Reference: Pinal Dave (http://blog.SQLAuthority.com)

SQL SERVER – Check the Isolation Level with DBCC useroptions

In recent consultancy project coordinator asked me – “can you tell me what is the isolation level for this database?” I have worked with different isolation levels but have not ever queried database for the same. I quickly looked up bookonline and found out the DBCC command which can give me the same details.

You can run the DBCC UserOptions command on any database to get few details about dateformat, datefirst as well isolation level.

DBCC useroptions

Set Option                  Value
--------------------------- --------------
textsize                    2147483647
language                    us_english
dateformat                  mdy
datefirst                   7
lock_timeout                -1
quoted_identifier           SET
arithabort                  SET
ansi_null_dflt_on           SET
ansi_warnings               SET
ansi_padding                SET
ansi_nulls                  SET
concat_null_yields_null     SET
isolation level             read committed

I thought this was very handy script, which I have not used earlier. Thanks Gary for asking right question.

Note: This optional will only give you isolation for current connection where the command has ran and not at server level.

Reference: Pinal Dave (http://blog.sqlauthority.com)

SQL SERVER – Find Max Worker Count using DMV – 32 Bit and 64 Bit

During several recent training courses, I found it very interesting that Worker Thread is not quite known to everyone despite the fact that it is a very important feature. At some point in the discussion, one of the attendees mentioned that we can double the Worker Thread if we double the CPU (add the same number of CPU that we have on current system). The same discussion has triggered this quick article.

Here is the DMV which can be used to find out Max Worker Count

SELECT max_workers_count
FROM sys.dm_os_sys_info

Let us run the above query on my system and find the results.

As my system is 32 bit and I have two CPU, the Max Worker Count is displayed as 512.

To address the previous discussion, adding more CPU does not necessarily double the Worker Count. In fact, the logic behind this simple principle is as follows:

For x86 (32-bit) upto 4 logical processors  max worker threads = 256
For x86 (32-bit) more than 4 logical processors  max worker threads = 256 + ((# Procs – 4) * 8)
For x64 (64-bit) upto 4 logical processors  max worker threads = 512
For x64 (64-bit) more than 4 logical processors  max worker threads = 512+ ((# Procs – 4) * 16)

In addition to this, you can configure the Max Worker Thread by using SSMS.

Go to Server Node >> Right Click and Select Property >> Select Process and modify setting under Worker Threads.

According to Book On Line, the default Worker Thread settings are appropriate for most of the systems.

Reference: Pinal Dave (http://blog.SQLAuthority.com)

SQL SERVER – Plan Recompilation and Reduce Recompilation – Performance Tuning

Recompilation process is same as compilation and degrades server performance. In SQL Server 2000 and earlier versions, this was a serious issue but in SQL server 2005, the severity of this issue has been significantly reduced by introducing a new feature called Statement-level recompilation. When SQL Server 2005 recompiles stored procedures, only the statement that causes recompilation is compiled, rather than the entire procedure. Recompilation occurs because of following reason:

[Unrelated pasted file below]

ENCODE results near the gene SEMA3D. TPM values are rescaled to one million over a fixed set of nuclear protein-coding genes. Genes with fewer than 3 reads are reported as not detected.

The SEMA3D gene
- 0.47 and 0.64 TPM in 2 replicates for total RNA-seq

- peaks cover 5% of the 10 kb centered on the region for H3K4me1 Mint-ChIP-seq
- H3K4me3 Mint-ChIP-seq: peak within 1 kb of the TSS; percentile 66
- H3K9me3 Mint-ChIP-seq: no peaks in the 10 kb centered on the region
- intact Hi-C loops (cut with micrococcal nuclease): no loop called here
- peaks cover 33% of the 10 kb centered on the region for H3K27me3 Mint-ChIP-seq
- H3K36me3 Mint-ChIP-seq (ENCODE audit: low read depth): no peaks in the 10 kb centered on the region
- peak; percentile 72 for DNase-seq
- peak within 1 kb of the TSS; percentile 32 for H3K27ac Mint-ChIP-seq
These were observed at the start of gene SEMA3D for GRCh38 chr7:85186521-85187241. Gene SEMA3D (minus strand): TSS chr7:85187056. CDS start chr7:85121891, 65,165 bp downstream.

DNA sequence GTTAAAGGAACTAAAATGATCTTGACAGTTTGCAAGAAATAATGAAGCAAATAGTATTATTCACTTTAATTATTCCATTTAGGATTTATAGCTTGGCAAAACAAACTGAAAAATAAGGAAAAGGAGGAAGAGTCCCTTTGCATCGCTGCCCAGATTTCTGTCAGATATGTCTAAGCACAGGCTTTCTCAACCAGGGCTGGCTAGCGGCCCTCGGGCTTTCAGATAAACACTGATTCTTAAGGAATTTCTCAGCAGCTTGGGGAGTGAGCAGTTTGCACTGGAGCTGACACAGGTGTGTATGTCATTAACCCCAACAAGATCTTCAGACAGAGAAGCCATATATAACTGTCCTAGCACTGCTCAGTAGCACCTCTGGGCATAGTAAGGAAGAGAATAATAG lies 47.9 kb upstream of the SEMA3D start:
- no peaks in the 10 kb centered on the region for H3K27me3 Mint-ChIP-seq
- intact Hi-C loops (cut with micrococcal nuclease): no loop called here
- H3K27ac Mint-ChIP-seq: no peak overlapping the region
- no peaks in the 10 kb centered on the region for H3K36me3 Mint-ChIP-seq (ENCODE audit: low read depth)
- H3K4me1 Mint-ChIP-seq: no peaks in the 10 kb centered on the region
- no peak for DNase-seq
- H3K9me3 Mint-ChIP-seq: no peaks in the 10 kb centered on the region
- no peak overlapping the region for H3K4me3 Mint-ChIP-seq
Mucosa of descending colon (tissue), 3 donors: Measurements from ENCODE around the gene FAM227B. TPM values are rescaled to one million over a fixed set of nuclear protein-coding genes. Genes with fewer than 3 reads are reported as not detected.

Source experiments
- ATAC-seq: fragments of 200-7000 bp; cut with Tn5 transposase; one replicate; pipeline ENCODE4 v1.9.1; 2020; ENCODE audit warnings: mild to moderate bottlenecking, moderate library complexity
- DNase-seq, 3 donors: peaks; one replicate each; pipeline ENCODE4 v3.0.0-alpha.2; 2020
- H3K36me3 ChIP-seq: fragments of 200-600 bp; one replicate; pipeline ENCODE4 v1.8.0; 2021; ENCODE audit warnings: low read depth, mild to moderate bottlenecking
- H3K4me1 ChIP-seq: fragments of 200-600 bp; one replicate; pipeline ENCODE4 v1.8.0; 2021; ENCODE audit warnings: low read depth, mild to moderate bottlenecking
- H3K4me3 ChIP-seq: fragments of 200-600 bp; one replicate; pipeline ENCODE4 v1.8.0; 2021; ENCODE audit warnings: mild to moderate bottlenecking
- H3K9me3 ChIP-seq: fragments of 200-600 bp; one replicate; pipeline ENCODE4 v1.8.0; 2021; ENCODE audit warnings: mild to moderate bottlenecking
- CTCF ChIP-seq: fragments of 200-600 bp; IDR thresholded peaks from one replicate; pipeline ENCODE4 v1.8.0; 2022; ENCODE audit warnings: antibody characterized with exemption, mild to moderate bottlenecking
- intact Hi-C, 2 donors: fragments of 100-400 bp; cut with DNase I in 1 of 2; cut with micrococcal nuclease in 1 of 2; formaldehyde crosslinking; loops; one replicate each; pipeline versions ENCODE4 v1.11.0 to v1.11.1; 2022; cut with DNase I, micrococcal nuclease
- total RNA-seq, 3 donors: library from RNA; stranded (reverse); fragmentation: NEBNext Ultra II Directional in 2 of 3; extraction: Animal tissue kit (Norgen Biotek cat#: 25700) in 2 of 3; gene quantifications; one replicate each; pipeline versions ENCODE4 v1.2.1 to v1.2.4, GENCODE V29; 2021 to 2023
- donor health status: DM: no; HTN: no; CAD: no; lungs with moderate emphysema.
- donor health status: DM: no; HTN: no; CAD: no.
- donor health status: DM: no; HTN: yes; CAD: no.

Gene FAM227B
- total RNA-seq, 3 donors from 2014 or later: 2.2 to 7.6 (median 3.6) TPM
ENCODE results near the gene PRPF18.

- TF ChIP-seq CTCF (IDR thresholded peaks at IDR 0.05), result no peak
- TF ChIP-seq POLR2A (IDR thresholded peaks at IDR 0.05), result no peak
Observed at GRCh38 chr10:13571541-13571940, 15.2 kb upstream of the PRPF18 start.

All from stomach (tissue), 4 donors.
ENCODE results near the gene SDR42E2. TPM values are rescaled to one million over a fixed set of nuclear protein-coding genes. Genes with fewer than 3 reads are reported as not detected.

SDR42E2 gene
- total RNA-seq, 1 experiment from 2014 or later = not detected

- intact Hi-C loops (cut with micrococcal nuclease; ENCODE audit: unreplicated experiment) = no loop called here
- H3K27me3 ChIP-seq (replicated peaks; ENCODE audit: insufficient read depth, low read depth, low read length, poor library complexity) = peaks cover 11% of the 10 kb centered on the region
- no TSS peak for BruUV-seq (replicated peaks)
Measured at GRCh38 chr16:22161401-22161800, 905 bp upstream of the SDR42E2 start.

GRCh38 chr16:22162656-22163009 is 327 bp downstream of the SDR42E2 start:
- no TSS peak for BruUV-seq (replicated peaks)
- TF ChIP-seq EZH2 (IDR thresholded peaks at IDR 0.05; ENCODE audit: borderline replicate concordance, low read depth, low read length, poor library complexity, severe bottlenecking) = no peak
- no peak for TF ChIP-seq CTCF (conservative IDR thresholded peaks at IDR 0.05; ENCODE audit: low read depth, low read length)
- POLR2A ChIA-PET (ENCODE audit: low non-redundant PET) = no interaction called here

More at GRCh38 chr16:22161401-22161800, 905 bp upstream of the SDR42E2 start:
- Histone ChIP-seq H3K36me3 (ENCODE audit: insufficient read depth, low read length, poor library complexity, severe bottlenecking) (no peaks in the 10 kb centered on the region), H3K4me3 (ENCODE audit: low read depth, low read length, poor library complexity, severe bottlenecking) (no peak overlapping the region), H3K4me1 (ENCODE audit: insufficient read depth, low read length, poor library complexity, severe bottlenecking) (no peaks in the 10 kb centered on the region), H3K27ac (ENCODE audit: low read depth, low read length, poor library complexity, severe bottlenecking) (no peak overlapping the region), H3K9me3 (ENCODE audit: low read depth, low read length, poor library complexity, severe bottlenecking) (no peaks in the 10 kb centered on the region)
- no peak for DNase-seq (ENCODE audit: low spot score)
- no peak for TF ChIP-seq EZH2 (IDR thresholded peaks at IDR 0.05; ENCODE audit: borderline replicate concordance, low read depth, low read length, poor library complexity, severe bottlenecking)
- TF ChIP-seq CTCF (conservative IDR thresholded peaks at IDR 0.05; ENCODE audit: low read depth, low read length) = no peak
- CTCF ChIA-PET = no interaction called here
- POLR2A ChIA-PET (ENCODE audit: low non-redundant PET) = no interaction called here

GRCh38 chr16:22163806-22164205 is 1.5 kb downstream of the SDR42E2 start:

• On schema change of objects.
    • Adding or dropping column to/from a table or view
    • Adding or dropping constraints, defaults, or rules to or from a table.
    • Adding or dropping an index to a table or indexed view if index is used by the plan.
    • Adding or dropping trigger from a table
    • Dropping statistics from a table that is used in plan.
  • On change of the SET options: When a compiled plan is created, the SQL server also stores the environmental setting of a connection (SET option) with it. If the same stored procedure is executed by another connection that has a different SET option, then the existing cached plan is not reused. To reduce recompilation caused by Environment change, we should not change the SET options in the connection setting and stored procedure.
  • On statistics change of tables: Every time the SQL Server uses an already cached compiled plan, it checks the optimality before using it. SQL Server decides whether the plan is optimal for current amount of data in underlying tables. It could be that the data amount in underlying tables changed so much that the previously created plan is not optimized. For each table & index, the SQL server maintains a modification counter and if the counter values exceed the defined threshold, the previously created compiled plan is considered stale plan and a new plan is created.

Detecting recompilations: The below query retrieves the top 10 statements for which the recompilation count is maximum. Here, plan_generation_num returns a number that indicates the recompilation count of a statement.

DB_NAME(st.dbid) AS DbName,
sys.dm_exec_query_stats qs
CROSS APPLY sys.dm_exec_sql_text(sql_handle) AS st
ORDER BY plan_generation_num DESC

Another tool is to get recompilation details is the SQL Profiler. Along with the statements text, it also tells the reason of recompilation in EventClass and EventSubClass columns.

Reducing recompilations: We have no option to avoid “schema change” and “SET options” based recompilation. But we have following query and stored procedure hints to avoid “statistics change” based recompilation:

  • KEEP PLAN hint: The modification counter threshold for a temporary table is 6. This implies that when a stored procedure that creates a temporary table inserts 6 or more rows into this table, Stored Procedures will be recompiled as soon as this table is accessed. For permanent tables, this threshold is at least 500. We can increase the first threshold for the temporary table (6) to same as that of the permanent table (500) by using the KEEP PLAN query hint in the statement where the temporary table is used. For example,

SELECT TT.col4, SUM(PermTable.col1)
FROM dbo.PermTable
ON PermTable.col1 = TT.col2

  • KEEPFIXED PLAN hint: This hint completely avoids “statistics change” based recompilation of a query.

SELECT col1, col2
FROM dbo.PermTable
WHERE col3 &lt; 100

  • Use Table variable instead of temporary tables: Because a change in cardinality of a table variable does not cause recompilations, consider using a table variable instead of a temporary table when faced with a problem of excessive recompilation. However, the use of table variables can lead to poorer query plans. Distribution statistics are not stored for table variables, and cardinality is only available during recompilation and not during initial compilation. One has to check whether this is the case and make an appropriate trade-off.

Reference: Pinal Dave (http://blog.SQLAuthority.com)